QCD qualified charitable distributions

If you are over the age of 70 1/2 and have an IRA you may really like this. The short story – you can donate to charities from your IRA. There is of course many other details you need to know.

I have an opportunity for those who are fortunate to be over the age of 70 1/2.  The opportunity is to donate money to charity from an IRA.  This is a very late and not confirmed option.  We are await President Obama’s signature.

If you are interested in making donations to charity from your IRA – please call me ASAP so that we can sort out making this work for you.  My direct line is 408-874-6234.  Keep in mind this will take a little time and effort to accomplish.

QCD stands for Qualified Charitable Distribution.  Our government has made these available for a few years, however usually in some sort of fire drill like this.  Nonetheless, this is an opportunity for those who have charitable desires.
Many financial institutions have cut-off dates so YOU must act quickly. If YOU have already done direct transfers to charity in 2014, they are ok. You will be able to use the QCD treatment on your tax returns. If you have already taken your RMDs for the year you will NOT be able to use a QCD to offset your RMD but you can still do a QCD transaction up to $100,000.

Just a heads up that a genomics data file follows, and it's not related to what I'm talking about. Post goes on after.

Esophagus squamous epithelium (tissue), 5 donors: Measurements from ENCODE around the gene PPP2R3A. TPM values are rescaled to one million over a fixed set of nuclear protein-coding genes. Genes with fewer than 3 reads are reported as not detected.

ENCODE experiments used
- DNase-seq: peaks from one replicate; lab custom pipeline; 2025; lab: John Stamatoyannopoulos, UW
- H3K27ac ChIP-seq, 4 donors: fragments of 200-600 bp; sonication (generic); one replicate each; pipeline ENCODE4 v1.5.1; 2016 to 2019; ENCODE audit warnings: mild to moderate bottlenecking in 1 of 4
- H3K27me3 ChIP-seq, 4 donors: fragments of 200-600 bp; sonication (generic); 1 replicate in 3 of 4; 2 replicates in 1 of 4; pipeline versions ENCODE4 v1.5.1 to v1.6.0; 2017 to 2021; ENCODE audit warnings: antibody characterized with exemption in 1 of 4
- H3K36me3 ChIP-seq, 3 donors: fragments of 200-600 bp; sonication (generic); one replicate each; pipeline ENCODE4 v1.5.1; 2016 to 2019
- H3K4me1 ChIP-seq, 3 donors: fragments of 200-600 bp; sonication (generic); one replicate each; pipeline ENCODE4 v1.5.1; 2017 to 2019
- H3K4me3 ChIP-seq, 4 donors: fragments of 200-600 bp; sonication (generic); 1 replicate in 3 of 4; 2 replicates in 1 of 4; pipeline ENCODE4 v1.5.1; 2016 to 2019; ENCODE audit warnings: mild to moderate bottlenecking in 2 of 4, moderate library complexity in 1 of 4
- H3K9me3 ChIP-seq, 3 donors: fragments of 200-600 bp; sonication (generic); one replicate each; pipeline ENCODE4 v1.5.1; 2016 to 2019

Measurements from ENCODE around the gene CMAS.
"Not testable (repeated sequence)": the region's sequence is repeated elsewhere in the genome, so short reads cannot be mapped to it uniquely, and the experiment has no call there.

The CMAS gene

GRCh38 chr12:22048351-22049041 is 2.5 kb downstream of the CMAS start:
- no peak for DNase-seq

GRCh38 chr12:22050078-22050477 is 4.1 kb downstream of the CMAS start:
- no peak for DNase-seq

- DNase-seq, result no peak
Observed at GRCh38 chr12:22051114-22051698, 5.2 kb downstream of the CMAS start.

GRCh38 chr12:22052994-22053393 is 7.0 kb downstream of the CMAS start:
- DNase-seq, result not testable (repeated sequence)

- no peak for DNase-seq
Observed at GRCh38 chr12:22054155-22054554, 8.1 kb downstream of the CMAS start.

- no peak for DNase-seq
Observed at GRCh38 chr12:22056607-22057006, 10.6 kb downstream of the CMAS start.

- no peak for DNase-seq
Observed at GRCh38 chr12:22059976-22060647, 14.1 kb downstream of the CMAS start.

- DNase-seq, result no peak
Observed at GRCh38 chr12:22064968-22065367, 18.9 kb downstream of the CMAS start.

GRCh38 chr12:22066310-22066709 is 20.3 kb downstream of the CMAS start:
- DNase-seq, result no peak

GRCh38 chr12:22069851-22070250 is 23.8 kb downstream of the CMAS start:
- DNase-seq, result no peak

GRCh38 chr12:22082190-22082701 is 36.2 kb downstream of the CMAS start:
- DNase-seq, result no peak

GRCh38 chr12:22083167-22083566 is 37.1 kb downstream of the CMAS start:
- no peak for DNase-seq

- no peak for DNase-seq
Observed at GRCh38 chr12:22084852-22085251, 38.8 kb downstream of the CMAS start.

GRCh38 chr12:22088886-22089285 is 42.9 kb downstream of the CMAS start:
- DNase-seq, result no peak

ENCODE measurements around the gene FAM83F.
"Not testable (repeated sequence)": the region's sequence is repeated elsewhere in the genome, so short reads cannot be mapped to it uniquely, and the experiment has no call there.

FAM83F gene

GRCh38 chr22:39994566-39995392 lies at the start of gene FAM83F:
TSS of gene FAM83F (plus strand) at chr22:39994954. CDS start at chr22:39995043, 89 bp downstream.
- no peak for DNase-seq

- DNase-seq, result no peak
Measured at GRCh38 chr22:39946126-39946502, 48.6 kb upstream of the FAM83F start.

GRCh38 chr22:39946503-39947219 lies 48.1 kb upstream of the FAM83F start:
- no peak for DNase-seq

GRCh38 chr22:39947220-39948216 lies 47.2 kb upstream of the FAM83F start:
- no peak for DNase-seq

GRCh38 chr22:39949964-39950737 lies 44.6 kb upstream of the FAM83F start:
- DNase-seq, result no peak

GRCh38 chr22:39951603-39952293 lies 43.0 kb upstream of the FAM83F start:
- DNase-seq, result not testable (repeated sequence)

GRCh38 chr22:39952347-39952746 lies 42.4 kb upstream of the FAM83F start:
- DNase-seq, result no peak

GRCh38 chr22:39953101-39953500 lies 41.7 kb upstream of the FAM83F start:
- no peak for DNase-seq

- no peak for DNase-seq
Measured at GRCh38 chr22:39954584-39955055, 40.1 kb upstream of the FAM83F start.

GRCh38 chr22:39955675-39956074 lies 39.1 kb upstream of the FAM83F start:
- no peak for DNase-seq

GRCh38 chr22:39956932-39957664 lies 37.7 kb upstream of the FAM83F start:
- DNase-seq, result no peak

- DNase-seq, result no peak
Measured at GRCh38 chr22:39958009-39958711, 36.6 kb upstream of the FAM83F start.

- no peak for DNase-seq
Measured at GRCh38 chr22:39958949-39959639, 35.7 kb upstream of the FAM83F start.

If the President does not sign the bill into law, your will have treat all IRA distributions as taxable distributions and take a charitable deduction for amounts that were directly sent to charity.
A quick review of the general rules for QCDs follows

  • Only applies to IRA owners or beneficiaries age 70½ and over and is capped at $100,000 per person, per year
  • Only applies to direct transfers of IRA funds to charities and not gifts made to grant making foundations, donor advised funds or charitable gift annuities
  • No split interest gifts of any type will qualify
  • Applies to IRAs, Roth IRAs and INACTIVE SEP and SIMPLE IRAs. It does NOT apply to distributions from any employer plans
  • The charitable donation from an IRA will satisfy a required minimum distribution, but the IRA distribution is not includable in income
  • No tax deduction can be taken for the charitable contribution
  • For a married couple where each spouse has their own IRAs, each spouse can contribute up to $100,000 from their own IRAs.
  • If more than $100,000 is withdrawn from the IRA and contributed to a charity, there is no carryover to a future year. The excess is taxable income and a charitable deduction can be claimed if the taxpayer itemizes
  • The contribution to the charity would have had to be entirely tax deductible if it were not made from an IRA. There can be no benefit back to the taxpayer
  • The distribution from the IRA to a charity can satisfy an outstanding pledge to the charity without causing a prohibited transaction
  • The charitable substantiation requirements apply
  • QCDs apply only to taxable (pre-tax) amounts. This is an exception to the pro-rata rule.
I have complete information on QCDs in the Charity as a Beneficiary module.